Leaving BBC News
It’s been three months since I left BBC News to join the team at Government Digital Service. A quarter of a year. It feels like a few weeks at best. In my last couple of weeks at the BBC I started to write a blog post gathering together some ideas I had about how I felt digital news might evolve next, shaped by my 3½ years engrossed in the product. Ideas that existed only in my head and were too vague for me to have really promoted as product concepts, but were still relevant & (I felt) worth discussing.
But before I’d even had a chance to finish writing that post, ITV News launched a fantastic redesign courtesy of Made By Many, somehow beating me to every clever point I thought I had worth making and actually getting it built in the process. The bastards. If you haven’t done so already you should check it out the thinking behind it. It’s a great product, and although I’d probably tweak a few details here and there I’m very jealous of it.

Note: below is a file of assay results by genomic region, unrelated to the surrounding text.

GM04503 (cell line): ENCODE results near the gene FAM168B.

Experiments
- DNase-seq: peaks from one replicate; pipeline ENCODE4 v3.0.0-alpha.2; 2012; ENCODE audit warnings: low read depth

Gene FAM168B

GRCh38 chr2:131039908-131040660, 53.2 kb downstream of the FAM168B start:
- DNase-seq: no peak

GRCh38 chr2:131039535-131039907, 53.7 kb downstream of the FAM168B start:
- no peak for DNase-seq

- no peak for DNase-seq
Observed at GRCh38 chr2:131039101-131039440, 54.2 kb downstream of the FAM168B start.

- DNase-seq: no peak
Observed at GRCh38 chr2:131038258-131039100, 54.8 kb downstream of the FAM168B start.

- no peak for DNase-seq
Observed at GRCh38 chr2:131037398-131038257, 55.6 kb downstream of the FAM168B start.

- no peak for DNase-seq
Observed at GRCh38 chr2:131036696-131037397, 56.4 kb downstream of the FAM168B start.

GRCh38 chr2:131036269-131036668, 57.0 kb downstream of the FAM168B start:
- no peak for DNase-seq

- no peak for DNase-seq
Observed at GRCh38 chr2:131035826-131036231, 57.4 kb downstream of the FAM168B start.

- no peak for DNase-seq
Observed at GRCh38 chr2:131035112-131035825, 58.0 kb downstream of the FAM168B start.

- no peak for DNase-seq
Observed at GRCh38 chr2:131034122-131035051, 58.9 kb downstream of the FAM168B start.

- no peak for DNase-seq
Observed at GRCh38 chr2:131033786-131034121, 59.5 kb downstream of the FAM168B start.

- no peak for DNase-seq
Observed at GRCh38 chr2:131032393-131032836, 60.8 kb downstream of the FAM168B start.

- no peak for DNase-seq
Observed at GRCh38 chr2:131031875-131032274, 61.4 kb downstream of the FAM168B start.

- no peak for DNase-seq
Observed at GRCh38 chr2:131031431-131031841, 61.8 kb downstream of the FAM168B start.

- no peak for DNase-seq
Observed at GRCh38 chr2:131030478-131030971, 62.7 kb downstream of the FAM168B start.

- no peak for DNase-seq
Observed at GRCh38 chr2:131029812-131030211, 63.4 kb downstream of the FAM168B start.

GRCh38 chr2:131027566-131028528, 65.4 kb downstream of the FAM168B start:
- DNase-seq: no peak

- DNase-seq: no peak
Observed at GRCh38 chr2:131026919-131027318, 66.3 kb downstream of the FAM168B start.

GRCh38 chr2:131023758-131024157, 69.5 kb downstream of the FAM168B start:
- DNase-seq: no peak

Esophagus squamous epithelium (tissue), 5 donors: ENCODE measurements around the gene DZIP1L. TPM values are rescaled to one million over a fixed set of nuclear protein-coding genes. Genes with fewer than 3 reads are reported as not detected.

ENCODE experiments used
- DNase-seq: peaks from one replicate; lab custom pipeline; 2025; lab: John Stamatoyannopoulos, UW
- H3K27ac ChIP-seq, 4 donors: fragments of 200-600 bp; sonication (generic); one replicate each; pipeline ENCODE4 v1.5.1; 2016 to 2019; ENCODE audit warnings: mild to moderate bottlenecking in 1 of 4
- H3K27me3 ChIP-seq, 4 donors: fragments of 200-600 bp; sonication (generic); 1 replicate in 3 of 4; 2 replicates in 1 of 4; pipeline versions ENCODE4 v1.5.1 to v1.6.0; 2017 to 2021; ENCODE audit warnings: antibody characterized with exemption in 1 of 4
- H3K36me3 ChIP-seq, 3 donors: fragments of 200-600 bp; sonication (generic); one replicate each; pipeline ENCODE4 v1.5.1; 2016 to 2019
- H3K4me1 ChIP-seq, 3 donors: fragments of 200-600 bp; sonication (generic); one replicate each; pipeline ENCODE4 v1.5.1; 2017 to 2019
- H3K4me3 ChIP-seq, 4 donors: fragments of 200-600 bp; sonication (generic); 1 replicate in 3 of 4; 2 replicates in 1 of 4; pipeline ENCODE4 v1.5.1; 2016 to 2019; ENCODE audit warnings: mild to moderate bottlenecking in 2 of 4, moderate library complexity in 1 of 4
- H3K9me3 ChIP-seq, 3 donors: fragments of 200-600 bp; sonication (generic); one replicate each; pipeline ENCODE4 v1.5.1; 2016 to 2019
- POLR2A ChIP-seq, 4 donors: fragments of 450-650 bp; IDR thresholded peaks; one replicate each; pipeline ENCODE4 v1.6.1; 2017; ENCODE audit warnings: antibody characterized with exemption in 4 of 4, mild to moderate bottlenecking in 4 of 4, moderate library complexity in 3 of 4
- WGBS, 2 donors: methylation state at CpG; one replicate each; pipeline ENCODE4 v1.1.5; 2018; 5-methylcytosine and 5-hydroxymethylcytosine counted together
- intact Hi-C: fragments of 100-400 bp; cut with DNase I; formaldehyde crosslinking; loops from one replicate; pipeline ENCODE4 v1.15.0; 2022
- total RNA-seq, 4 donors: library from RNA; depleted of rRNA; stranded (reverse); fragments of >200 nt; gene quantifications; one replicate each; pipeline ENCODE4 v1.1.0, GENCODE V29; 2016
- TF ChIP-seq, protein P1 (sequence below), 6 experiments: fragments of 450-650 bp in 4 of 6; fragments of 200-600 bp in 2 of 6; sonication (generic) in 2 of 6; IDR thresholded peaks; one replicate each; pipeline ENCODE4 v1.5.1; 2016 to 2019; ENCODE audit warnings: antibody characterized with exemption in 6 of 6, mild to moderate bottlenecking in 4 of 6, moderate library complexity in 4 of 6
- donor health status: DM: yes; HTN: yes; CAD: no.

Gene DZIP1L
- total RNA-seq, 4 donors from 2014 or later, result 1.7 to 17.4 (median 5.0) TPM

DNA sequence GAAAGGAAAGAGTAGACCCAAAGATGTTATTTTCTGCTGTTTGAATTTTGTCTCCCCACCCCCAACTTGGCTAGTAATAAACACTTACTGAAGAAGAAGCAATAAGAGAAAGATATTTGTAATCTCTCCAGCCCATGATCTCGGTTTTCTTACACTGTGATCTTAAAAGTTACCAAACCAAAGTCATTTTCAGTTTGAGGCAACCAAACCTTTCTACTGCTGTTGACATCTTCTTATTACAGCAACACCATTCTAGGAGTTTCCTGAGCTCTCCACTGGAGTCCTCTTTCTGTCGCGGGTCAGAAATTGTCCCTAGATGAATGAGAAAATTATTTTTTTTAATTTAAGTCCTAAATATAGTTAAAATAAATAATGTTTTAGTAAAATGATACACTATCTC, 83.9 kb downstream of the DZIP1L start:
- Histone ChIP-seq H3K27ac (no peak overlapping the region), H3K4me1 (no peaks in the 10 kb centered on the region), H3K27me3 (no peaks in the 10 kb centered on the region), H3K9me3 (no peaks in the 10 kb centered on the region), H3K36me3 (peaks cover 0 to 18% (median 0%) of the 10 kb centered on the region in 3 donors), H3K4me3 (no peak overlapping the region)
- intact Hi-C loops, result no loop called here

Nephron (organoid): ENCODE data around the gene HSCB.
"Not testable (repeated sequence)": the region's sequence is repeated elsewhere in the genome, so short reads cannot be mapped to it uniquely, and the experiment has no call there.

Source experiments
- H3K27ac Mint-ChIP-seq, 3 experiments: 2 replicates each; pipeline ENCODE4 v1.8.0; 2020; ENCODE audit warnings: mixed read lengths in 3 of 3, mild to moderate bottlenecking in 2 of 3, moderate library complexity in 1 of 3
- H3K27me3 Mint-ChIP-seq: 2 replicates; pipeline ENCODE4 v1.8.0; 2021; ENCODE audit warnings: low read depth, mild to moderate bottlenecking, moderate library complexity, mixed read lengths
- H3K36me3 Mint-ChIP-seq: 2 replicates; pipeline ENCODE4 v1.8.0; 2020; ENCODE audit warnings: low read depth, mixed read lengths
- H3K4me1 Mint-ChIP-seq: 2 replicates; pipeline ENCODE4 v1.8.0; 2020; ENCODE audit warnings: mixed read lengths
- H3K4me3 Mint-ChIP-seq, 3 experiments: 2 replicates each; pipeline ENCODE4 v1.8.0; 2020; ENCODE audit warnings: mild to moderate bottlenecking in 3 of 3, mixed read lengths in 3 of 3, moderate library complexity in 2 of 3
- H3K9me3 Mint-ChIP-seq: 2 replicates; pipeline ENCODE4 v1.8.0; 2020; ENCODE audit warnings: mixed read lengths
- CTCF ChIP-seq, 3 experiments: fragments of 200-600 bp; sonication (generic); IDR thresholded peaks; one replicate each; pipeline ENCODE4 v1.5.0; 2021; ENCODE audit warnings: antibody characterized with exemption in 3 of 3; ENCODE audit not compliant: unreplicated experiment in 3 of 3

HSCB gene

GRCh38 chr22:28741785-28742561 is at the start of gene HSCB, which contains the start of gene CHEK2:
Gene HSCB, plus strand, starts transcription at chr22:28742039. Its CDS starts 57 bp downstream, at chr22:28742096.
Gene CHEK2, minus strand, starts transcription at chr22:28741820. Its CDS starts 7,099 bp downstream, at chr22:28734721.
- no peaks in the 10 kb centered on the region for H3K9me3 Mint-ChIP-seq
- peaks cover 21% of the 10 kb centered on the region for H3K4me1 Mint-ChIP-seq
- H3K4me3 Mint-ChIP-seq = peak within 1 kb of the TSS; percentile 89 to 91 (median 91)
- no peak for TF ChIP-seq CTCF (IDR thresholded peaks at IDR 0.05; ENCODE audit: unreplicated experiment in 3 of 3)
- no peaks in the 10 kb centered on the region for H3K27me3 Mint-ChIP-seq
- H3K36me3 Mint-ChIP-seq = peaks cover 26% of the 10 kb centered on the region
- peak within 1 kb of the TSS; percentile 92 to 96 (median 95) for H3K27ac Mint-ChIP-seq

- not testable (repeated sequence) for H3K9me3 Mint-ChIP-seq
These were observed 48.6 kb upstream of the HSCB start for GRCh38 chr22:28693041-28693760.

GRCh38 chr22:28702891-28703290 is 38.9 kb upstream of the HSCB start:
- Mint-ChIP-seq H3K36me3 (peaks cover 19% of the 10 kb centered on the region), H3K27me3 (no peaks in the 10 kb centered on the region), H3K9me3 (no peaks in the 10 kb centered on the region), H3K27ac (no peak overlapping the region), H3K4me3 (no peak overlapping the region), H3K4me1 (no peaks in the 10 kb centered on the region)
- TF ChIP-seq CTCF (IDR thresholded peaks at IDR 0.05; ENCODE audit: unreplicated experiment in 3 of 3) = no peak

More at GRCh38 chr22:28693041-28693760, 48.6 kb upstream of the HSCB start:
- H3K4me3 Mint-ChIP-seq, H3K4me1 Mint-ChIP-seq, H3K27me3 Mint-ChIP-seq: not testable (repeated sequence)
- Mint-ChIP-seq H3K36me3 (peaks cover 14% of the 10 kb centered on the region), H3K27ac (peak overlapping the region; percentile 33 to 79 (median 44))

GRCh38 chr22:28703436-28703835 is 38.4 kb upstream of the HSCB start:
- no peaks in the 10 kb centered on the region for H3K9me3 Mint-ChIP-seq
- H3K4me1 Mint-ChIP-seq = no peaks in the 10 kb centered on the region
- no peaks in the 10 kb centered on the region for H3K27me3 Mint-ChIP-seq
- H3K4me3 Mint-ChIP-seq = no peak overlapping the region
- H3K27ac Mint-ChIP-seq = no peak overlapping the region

Which left me without the constructive, poignant blog post I had intended to write. And before I knew it, at GDS we were delivering cool stuff fast and often. Then a family member died. A quarter of a year.
I was fortunate enough to work on some cool things for BBC News, and now I’ve found myself again in the fortunate position to be working on cool stuff for GDS. For me, both of these organisations are super important, leveraging the internet to empower normal people through provision of accessible and unbiased information and services. Both are also stuffed to the brim with clever, dedicated people. The difference is that unlike the BBC, the government is a sole service provider. Whilst the likes of The Guardian and Channel 4 News can pick up the slack for the BBC, no-one picks up the slack for government - and the difference between good and bad government services can cause real suffering.